“The tax that government charges and the service charge and percentage that we have to pay the distributors and cinema owners is killing,” lamented a filmmaker recently, who preferred anonymity. “Government charges 15 per cent as tax, the distributors take another 15, then the cinema owner grabs 25 or 30 depending on the negotiation and you that made the goose that laid the eggs will be left with about 35 or 30 percent. I doubt if AY will get half of the amount they declared as take home money. It is that frustrating”. 

  The issue of heavy tax and the percentage that the middlemen draw from the gross revenue aside, one other problem that makes theatrical release unattractive is inadequate number of digital screens. Critics have opined that Nigeria needs more movie screens for the sales figures for theatrical release to make meaning to filmmakers.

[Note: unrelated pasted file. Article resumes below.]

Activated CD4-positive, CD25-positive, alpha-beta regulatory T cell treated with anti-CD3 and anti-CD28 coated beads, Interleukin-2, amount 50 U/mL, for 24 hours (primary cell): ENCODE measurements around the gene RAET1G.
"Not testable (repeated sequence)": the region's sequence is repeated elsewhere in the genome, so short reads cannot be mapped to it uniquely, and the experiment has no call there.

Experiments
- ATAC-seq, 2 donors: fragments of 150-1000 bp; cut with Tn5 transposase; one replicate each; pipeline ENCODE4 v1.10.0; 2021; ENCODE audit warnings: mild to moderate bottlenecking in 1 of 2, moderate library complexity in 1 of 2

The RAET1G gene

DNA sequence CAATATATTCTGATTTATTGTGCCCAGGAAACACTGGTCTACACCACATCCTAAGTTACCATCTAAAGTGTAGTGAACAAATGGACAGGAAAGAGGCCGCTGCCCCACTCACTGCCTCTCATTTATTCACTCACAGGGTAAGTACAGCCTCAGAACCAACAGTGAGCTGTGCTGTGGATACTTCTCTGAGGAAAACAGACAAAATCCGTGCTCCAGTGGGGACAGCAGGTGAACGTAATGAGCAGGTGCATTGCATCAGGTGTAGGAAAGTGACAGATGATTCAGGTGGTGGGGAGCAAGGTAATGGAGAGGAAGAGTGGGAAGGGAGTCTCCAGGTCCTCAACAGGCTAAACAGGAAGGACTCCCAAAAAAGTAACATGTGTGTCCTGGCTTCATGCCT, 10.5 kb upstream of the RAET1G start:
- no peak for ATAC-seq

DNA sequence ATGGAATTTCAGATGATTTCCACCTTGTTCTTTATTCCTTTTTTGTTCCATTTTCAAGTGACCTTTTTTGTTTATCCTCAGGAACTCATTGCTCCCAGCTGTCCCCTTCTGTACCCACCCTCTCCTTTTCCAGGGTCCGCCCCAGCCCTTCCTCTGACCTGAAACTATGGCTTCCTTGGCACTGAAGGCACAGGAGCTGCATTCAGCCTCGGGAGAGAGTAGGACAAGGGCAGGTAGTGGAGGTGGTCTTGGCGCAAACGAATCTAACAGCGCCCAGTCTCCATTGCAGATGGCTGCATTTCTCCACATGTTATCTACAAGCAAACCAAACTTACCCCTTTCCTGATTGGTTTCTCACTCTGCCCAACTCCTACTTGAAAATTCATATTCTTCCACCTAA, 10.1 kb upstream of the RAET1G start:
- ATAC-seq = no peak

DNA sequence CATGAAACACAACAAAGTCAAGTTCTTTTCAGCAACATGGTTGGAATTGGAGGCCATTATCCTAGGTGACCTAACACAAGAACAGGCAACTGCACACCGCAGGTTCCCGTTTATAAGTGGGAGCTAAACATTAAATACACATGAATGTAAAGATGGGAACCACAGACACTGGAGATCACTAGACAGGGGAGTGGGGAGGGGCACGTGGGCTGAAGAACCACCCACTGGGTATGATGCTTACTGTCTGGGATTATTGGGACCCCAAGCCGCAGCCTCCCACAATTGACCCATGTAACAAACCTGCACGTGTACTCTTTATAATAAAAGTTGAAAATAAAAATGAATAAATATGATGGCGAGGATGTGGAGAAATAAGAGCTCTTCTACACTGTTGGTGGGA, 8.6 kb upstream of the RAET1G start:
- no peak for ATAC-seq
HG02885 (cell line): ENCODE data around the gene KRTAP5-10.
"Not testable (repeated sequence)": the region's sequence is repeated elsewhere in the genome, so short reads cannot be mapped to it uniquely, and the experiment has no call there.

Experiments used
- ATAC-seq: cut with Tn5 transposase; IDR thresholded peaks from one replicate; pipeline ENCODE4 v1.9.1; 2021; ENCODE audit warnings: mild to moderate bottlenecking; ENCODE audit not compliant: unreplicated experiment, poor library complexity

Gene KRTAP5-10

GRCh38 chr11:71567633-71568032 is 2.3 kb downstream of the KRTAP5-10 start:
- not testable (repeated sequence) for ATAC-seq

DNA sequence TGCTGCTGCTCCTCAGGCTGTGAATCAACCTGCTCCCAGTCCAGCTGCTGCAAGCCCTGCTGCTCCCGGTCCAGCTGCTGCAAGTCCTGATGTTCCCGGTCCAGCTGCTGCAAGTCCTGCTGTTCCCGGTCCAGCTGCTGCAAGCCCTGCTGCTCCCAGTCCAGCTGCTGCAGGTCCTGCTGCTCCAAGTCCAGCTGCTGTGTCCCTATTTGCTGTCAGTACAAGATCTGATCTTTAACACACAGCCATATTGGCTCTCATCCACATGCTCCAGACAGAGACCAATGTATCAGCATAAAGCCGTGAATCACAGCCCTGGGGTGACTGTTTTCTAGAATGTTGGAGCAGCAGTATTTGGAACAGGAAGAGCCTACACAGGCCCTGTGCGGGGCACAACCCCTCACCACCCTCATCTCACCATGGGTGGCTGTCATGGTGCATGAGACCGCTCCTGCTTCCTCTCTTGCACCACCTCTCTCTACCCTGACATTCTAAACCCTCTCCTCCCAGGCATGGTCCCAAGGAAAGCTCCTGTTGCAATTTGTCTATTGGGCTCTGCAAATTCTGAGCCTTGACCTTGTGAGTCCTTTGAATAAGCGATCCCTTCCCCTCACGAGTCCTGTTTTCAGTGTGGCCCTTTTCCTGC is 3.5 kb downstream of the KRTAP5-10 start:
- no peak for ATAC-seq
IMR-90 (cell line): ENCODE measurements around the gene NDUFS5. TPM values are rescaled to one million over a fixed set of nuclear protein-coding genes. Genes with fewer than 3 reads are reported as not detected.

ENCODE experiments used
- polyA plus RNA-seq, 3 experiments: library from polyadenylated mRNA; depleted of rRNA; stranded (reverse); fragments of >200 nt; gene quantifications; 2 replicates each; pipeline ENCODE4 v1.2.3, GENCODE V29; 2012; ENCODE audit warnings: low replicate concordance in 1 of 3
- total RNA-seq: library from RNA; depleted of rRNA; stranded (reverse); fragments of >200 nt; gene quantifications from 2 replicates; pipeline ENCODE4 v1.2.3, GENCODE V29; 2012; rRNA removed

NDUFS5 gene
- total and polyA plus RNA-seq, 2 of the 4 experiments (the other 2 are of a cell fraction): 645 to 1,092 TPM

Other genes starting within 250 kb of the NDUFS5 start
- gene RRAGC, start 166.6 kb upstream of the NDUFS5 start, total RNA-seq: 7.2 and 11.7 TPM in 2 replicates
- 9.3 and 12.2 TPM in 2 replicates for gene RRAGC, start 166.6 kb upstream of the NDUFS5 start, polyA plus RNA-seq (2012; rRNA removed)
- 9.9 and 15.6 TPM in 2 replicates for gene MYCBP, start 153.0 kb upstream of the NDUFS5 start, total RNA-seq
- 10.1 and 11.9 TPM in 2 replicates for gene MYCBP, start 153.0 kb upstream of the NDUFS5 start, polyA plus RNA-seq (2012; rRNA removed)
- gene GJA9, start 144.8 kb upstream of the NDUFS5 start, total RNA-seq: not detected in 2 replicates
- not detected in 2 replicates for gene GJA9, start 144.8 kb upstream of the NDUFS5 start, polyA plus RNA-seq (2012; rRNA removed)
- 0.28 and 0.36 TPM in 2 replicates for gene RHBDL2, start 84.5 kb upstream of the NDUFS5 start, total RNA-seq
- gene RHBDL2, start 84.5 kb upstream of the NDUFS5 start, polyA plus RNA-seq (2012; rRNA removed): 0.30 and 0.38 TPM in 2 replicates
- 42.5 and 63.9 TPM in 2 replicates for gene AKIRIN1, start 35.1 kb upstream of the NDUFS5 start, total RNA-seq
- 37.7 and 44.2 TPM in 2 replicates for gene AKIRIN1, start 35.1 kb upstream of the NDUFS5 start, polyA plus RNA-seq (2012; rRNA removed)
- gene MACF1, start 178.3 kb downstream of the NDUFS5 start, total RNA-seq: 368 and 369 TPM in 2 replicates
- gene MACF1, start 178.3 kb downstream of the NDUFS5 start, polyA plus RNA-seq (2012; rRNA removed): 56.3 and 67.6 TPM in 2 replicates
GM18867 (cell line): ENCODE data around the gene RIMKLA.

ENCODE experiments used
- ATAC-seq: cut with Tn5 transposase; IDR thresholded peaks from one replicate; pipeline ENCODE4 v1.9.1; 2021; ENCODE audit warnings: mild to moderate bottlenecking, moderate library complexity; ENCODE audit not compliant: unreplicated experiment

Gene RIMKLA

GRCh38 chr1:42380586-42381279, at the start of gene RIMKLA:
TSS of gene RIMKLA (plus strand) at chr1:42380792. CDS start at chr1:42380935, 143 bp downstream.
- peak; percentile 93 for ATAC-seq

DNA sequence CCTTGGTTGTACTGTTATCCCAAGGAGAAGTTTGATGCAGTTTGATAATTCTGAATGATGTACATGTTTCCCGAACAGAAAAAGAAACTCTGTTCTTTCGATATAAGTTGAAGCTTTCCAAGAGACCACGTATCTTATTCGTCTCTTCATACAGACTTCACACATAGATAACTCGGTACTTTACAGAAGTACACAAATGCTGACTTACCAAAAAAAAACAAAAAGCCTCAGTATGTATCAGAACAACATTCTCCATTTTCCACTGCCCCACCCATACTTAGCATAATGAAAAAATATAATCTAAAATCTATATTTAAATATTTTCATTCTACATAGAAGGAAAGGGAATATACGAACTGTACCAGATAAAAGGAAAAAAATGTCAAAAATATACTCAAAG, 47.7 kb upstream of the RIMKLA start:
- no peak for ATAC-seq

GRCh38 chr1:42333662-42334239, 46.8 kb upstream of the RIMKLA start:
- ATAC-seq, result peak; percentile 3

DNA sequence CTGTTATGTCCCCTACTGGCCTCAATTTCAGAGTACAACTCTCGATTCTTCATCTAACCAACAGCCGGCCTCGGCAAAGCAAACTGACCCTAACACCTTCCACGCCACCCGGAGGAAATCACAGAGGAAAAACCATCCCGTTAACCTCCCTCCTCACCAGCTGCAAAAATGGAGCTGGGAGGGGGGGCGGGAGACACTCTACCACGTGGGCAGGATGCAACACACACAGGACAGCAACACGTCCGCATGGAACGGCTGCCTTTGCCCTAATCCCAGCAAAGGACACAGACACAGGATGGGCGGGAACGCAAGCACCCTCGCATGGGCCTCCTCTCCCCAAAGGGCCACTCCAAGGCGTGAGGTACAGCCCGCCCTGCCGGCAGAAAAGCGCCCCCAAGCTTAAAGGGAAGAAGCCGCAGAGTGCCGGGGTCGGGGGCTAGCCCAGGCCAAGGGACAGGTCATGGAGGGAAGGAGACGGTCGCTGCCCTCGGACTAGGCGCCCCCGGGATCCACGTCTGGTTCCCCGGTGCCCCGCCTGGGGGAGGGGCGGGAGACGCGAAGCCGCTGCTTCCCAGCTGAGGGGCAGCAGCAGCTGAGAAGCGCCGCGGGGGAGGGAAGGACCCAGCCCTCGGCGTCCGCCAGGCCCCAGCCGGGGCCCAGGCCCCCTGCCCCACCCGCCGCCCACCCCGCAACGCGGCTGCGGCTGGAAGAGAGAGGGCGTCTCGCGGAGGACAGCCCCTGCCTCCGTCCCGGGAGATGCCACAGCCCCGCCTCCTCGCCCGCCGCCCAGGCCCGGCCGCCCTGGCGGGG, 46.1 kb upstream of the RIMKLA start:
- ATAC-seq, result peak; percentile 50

Former President, Association of Movie Producers (AMP), Madu Chikwendu, argues that Nigeria, even though regarded as the giant of Africa, is a cinema-deficient country. According to him, “We are deficient and there is no doubt about it. What we have here is almost one cinema screen per million people whereas in places like India and the United States there are 20 and 120 screens per million respectively. Meanwhile, new cinema houses are still being building because the population is ever increasing. So, the number of theatres here is not enough. We need to organise the retail side of cinema so that more and more people will come to the cinema”.